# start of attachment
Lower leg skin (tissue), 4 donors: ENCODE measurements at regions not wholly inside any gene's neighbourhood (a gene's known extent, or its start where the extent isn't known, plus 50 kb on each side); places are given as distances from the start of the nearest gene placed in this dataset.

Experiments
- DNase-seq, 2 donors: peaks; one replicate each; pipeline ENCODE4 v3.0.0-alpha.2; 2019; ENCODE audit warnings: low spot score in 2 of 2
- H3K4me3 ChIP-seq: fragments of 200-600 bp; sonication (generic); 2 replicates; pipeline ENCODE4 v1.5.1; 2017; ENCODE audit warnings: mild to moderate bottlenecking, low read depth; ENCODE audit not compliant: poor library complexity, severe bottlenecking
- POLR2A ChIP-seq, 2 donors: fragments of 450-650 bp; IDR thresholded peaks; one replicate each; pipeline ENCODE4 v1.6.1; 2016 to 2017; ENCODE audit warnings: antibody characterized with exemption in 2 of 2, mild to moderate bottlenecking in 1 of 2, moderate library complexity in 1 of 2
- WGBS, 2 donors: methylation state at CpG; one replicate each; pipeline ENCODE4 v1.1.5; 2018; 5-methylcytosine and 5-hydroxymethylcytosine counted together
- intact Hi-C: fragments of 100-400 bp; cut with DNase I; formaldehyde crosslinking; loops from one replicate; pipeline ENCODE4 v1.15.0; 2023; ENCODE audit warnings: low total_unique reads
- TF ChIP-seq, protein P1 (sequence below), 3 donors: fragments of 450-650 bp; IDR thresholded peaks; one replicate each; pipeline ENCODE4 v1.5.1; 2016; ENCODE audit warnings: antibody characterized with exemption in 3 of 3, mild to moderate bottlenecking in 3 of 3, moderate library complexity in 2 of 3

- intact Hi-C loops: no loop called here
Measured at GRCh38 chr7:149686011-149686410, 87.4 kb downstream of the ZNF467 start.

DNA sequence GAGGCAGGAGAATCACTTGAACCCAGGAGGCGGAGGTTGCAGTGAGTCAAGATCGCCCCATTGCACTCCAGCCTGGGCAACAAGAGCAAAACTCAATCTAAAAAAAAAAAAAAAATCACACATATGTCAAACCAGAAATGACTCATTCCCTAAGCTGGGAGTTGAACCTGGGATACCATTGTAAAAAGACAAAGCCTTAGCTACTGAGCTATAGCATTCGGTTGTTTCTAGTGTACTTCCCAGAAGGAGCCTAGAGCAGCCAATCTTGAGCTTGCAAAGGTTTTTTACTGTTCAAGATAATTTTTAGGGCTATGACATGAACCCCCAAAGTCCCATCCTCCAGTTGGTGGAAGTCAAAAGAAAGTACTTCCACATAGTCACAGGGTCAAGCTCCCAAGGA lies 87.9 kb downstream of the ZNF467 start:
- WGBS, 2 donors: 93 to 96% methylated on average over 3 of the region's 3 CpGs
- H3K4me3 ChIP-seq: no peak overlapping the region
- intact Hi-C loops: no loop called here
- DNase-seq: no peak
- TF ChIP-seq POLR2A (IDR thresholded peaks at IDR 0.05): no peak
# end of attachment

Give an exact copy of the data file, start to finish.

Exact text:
Lower leg skin (tissue), 4 donors: ENCODE measurements at regions not wholly inside any gene's neighbourhood (a gene's known extent, or its start where the extent isn't known, plus 50 kb on each side); places are given as distances from the start of the nearest gene placed in this dataset.

Experiments
- DNase-seq, 2 donors: peaks; one replicate each; pipeline ENCODE4 v3.0.0-alpha.2; 2019; ENCODE audit warnings: low spot score in 2 of 2
- H3K4me3 ChIP-seq: fragments of 200-600 bp; sonication (generic); 2 replicates; pipeline ENCODE4 v1.5.1; 2017; ENCODE audit warnings: mild to moderate bottlenecking, low read depth; ENCODE audit not compliant: poor library complexity, severe bottlenecking
- POLR2A ChIP-seq, 2 donors: fragments of 450-650 bp; IDR thresholded peaks; one replicate each; pipeline ENCODE4 v1.6.1; 2016 to 2017; ENCODE audit warnings: antibody characterized with exemption in 2 of 2, mild to moderate bottlenecking in 1 of 2, moderate library complexity in 1 of 2
- WGBS, 2 donors: methylation state at CpG; one replicate each; pipeline ENCODE4 v1.1.5; 2018; 5-methylcytosine and 5-hydroxymethylcytosine counted together
- intact Hi-C: fragments of 100-400 bp; cut with DNase I; formaldehyde crosslinking; loops from one replicate; pipeline ENCODE4 v1.15.0; 2023; ENCODE audit warnings: low total_unique reads
- TF ChIP-seq, protein P1 (sequence below), 3 donors: fragments of 450-650 bp; IDR thresholded peaks; one replicate each; pipeline ENCODE4 v1.5.1; 2016; ENCODE audit warnings: antibody characterized with exemption in 3 of 3, mild to moderate bottlenecking in 3 of 3, moderate library complexity in 2 of 3

- intact Hi-C loops: no loop called here
Measured at GRCh38 chr7:149686011-149686410, 87.4 kb downstream of the ZNF467 start.

DNA sequence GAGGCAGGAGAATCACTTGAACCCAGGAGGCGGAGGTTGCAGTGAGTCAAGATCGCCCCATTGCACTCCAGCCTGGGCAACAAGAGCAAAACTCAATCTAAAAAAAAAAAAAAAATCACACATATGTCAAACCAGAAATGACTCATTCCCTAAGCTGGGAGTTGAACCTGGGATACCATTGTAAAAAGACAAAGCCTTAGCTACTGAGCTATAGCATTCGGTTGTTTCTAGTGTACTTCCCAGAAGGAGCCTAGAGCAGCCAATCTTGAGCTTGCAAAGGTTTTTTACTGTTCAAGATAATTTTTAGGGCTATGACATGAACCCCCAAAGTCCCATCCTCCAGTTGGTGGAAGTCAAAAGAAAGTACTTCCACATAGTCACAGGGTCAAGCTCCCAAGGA lies 87.9 kb downstream of the ZNF467 start:
- WGBS, 2 donors: 93 to 96% methylated on average over 3 of the region's 3 CpGs
- H3K4me3 ChIP-seq: no peak overlapping the region
- intact Hi-C loops: no loop called here
- DNase-seq: no peak
- TF ChIP-seq POLR2A (IDR thresholded peaks at IDR 0.05): no peak